It’s Your Game-Tech increases teens’ knowledge about STIs, condoms
It’s Your Game (IYG)-Tech, an online-based sexual health education course, promotes more positive attitudes about abstinence, according to researchers at The University of Texas Health Science Center at Houston (UTHealth) School of Public Health. The study was published in the latest issue of the Journal of Adolescent Health.
It’s Your Game…Keep it Real (IYG) is a classroom and computer-based program for middle school youth. The evidence-based curriculum was developed to prevent teen pregnancy and sexually transmitted infections (STIs), including HIV. IYG emphasizes abstinence but also teaches students how to protect themselves from pregnancy and STIs using medically accurate information. IYG-Tech is a version of IYG that exclusively exists online.
“The whole idea for this came about because people were interested in the computer portions of the original IYG program. An online version could save funding because teachers would not need to be trained and it could provide another option for students who cannot access IYG through the classroom,” said Melissa Peskin, Ph.D., lead author and assistant professor in the Department of Health Promotion and Behavioral Sciences at UTHealth School of Public Health.
IYG-Tech was administered to 1,374 eighth-grade students in the Houston area. In the baseline survey, almost 20 percent of students reported engaging in any type of sex. While study results showed that there was no significant change in initiation of sex a year after receiving IYG-Tech, students who received the program were more knowledgeable about STIs and condoms. The students also had more positive attitudes about abstinence, believed their friends had more positive attitudes about abstinence and were more likely to think their peers were not sexually active.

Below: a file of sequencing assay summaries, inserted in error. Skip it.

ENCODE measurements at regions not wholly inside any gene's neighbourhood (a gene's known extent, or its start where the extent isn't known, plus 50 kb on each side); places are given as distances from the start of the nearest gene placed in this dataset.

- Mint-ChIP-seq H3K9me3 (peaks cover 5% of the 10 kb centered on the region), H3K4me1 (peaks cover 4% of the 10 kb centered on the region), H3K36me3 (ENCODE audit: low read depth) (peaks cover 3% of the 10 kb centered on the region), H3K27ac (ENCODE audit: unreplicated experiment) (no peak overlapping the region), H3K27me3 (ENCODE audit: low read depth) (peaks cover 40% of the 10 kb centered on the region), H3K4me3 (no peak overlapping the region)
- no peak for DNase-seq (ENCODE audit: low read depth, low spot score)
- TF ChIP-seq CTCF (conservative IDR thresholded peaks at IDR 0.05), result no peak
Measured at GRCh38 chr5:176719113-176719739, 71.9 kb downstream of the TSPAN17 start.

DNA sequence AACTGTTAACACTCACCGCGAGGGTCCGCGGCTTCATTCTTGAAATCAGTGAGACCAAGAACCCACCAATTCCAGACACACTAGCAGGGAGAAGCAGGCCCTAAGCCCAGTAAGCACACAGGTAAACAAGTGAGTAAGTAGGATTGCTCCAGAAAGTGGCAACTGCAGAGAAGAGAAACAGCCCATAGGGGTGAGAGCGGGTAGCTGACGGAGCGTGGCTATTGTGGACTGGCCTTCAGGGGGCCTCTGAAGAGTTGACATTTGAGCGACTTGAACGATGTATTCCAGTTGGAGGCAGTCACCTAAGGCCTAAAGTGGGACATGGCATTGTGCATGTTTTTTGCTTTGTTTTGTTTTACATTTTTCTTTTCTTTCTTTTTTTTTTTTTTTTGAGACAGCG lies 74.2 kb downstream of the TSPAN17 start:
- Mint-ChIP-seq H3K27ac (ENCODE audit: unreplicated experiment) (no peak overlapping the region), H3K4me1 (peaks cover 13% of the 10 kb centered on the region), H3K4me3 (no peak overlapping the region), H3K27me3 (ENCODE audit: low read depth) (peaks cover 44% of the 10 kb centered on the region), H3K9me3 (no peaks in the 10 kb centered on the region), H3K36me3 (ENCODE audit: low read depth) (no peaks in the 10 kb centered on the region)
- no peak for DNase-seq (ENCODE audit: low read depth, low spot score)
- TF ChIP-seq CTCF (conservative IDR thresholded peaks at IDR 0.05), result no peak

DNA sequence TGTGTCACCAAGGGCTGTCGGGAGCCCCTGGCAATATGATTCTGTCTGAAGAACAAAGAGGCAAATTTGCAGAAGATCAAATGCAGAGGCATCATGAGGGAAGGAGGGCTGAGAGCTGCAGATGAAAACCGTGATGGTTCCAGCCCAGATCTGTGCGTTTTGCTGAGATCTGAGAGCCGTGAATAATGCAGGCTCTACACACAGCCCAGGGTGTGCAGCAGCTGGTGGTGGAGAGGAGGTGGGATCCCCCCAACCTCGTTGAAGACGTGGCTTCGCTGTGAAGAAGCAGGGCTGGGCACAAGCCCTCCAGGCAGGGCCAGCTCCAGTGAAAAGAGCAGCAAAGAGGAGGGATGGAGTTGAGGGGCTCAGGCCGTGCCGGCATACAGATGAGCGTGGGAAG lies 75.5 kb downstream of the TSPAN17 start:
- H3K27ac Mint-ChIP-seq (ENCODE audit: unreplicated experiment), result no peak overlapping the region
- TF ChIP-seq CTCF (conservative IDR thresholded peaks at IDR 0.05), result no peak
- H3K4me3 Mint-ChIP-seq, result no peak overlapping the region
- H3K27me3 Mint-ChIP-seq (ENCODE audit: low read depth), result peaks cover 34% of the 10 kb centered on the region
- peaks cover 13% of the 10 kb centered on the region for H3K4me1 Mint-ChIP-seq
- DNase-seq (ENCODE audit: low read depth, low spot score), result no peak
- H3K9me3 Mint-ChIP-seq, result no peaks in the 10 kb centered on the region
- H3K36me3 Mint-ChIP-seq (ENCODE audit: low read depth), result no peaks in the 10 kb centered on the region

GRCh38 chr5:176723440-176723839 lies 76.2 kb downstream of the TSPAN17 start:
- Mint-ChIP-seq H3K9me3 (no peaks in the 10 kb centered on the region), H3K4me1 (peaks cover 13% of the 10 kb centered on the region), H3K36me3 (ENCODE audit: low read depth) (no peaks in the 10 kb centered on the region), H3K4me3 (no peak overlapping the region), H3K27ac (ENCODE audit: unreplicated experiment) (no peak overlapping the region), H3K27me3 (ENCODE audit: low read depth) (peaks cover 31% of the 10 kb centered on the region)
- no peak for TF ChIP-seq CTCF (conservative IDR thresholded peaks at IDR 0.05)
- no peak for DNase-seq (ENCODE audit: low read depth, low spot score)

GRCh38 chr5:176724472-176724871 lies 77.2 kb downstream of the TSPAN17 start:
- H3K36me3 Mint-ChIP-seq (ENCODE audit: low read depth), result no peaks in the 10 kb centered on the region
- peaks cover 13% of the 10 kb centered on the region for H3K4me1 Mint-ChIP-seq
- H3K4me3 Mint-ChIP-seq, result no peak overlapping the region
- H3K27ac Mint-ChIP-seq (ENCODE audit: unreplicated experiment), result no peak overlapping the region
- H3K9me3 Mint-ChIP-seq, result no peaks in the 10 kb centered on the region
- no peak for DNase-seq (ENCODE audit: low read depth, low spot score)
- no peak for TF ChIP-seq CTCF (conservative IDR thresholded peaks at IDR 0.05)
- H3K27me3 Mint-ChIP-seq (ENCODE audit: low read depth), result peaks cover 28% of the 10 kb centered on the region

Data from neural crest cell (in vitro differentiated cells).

IYG-Tech covers the same topics that are covered in the original version and incorporates some of the classroom-based lessons, such as role playing. For example, there are “virtual role plays” in which a character in the program says a comment meant to pressure the student and the student must choose from several response options.
The program may not have affected sexual behavior change as much because only 14 percent of students completed all 13 lessons, according to Peskin.
Students who received all 13 lessons were 81 percent less likely to initiate sex than those who received four or fewer lessons. Even those who received at least five lessons were 58 percent less likely to initiate sex when compared to the group that had less exposure to IYG-Tech.
“There are some promising results here if the students actually get the full curriculum,” said Peskin. The next step for the researchers will be to conduct another trial where all students receive the full program.
Ross Shegog, Ph.D., was co-principal investigator for the study. Co-investigators the School of Public Health include Chris Markham, Ph.D.; Melanie Thiel, M.P.H.; Elizabeth Baumler, Ph.D.; Robert Addy, Ph.D.; Efrat Gabay, M.P.H., and Susan Tortolero Emery, Ph.D.